ECB's Asmussen: G20's credibility is at risk

BERLIN Fri Feb 22, 2013 10:26pm IST

European Central Bank (ECB) Executive Board member Joerg Asmussen attends an interview with Reuters in Berlin, February 22, 2013. REUTERS/Pawel Kopczynski

European Central Bank (ECB) Executive Board member Joerg Asmussen attends an interview with Reuters in Berlin, February 22, 2013.

Credit: Reuters/Pawel Kopczynski

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BERLIN (Reuters) - The Group of 20's credibility is at risk because it has been primarily equipped to deal with crises and is less effective during normal times, European Central Bank board member Joerg Asmussen said on Friday.

Asmussen said that the group of industrialised and industrialising nations needed to be strengthened through reforms to make it more transparent, effective and binding in fighting crises.

"The G20's promising start has unfortunately been followed by more mixed results," Asmussen said in a speech.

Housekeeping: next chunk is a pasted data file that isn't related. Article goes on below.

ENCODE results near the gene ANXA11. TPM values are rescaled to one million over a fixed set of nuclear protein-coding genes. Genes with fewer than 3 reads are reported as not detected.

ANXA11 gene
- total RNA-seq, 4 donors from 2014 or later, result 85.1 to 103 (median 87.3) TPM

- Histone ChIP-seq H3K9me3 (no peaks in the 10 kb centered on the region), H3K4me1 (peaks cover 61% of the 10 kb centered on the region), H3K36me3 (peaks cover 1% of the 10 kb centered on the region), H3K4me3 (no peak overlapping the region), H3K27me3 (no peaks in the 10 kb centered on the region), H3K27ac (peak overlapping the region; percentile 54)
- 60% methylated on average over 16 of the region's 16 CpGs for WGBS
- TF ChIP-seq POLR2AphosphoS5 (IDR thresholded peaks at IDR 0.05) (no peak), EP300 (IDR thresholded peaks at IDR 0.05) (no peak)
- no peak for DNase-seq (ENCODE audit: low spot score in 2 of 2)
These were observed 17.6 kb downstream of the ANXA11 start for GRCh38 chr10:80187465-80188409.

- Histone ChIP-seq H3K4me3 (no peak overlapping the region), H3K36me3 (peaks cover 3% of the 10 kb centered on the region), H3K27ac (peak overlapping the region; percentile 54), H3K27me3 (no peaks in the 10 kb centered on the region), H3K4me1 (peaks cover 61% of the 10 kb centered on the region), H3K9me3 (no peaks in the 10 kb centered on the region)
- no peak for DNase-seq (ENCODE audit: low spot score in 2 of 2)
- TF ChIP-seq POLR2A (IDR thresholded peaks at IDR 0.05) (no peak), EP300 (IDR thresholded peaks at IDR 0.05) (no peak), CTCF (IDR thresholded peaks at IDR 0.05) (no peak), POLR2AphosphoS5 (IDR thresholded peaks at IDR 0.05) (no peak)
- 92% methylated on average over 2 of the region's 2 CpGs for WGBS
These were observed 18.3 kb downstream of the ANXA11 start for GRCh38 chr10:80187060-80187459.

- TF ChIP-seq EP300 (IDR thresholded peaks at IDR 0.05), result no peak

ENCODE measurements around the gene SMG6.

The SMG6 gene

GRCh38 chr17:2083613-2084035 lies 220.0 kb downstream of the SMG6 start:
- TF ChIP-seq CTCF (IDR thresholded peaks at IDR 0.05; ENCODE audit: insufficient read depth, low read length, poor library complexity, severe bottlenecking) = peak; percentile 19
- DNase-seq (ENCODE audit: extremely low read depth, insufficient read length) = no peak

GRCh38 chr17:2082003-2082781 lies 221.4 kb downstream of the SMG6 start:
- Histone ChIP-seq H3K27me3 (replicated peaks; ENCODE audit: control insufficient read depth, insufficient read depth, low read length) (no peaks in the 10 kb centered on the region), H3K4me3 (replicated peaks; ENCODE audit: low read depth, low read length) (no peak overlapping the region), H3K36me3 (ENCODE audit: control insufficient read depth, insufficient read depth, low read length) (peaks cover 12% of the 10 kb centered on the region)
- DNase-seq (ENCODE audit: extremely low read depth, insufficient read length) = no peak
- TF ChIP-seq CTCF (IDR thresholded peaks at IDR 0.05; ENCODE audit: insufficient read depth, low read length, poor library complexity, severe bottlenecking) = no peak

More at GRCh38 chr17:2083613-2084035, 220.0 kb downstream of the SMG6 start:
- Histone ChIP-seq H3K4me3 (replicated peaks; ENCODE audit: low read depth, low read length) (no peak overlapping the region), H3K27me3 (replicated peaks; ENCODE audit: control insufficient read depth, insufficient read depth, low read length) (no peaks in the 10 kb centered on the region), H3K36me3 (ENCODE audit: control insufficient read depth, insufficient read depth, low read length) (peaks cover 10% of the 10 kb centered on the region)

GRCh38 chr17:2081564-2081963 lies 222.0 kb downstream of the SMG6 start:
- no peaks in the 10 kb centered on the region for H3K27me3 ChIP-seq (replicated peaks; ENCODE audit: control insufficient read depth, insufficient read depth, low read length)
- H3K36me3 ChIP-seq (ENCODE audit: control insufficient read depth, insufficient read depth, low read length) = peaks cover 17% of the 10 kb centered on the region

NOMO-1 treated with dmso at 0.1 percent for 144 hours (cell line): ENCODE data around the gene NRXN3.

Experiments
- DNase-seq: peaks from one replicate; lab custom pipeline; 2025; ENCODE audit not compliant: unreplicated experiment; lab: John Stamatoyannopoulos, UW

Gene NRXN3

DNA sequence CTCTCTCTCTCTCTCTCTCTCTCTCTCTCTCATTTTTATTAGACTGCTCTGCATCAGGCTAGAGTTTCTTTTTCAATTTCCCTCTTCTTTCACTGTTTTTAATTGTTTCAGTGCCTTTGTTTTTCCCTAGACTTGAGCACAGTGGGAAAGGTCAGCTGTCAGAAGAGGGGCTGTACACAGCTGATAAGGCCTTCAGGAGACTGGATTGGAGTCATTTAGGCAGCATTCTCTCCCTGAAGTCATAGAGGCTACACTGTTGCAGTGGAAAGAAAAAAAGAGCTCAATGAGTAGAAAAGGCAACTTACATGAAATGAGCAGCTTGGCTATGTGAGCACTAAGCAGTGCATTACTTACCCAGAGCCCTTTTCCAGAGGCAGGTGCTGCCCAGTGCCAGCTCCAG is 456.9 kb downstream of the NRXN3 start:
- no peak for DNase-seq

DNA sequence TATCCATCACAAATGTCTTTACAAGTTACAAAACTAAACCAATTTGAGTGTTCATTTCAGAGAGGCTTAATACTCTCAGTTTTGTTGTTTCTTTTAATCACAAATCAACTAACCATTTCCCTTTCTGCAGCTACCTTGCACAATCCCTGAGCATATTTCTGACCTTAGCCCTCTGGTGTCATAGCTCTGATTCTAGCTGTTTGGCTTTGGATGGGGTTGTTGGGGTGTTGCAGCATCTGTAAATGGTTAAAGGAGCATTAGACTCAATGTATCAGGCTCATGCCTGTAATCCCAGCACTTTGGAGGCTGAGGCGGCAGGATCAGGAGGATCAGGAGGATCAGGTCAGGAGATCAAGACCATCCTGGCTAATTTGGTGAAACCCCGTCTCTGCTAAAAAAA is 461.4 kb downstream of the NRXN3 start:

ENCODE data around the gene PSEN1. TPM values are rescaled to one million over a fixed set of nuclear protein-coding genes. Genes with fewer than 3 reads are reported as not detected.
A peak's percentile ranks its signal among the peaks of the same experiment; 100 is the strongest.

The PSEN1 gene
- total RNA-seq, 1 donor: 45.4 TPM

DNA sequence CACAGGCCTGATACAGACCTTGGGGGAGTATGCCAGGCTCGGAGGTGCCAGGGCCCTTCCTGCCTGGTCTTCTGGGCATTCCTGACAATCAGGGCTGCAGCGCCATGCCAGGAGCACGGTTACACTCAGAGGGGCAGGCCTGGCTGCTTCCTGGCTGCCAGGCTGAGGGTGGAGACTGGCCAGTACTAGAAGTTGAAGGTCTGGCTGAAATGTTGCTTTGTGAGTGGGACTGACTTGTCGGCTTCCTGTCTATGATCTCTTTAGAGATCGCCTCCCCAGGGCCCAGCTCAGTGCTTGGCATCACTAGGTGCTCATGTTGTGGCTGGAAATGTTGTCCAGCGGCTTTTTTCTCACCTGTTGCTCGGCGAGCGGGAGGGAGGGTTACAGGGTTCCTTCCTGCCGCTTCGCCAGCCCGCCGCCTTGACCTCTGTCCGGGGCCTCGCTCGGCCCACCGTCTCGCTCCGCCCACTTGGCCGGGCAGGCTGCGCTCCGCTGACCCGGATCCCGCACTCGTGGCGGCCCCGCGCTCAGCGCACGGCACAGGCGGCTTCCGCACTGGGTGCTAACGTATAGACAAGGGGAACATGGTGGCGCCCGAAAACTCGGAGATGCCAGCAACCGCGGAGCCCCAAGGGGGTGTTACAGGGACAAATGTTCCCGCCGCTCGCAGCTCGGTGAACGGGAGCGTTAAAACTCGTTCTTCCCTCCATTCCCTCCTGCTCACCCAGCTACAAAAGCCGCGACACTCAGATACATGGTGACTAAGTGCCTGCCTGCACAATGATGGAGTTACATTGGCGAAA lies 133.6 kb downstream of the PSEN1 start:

"There is no viable or obvious alternative to the G20. .. The G20 should develop further into what it was meant to be from the outset: the premier forum for international economic cooperation."

The G20 has come under criticism for lacking bite and credibility, often not following through on its own agreements and commitments, such as on the Doha trade round.

Asmussen, who attended the first G20 meeting in Berlin in 1999, working for the German finance ministry at the time, said the forum had lost momentum in recent years, also "to an important extent due to a waning sense of urgency".

"Global economic governance as we know it today seems to be well equipped to manage a global crisis. But it is less effective during normal times, which also lessens its ability to prevent future crises," Asmussen said in a speech in Berlin.

"Global economic governance still falls short of meeting the scale of today's challenges."

To revive the G20's power, Asmussen said it needed to adopt a more transparent decision-making process and a more focused and concise operational agenda.

It also needed stronger international financial institutions and to engage with current non-members on an issue-by-issue basis rather than by expanding its membership overly, which could dilute its effectiveness. (Reporting Annika Breidthardt, Editing by Jeremy Gaunt.)

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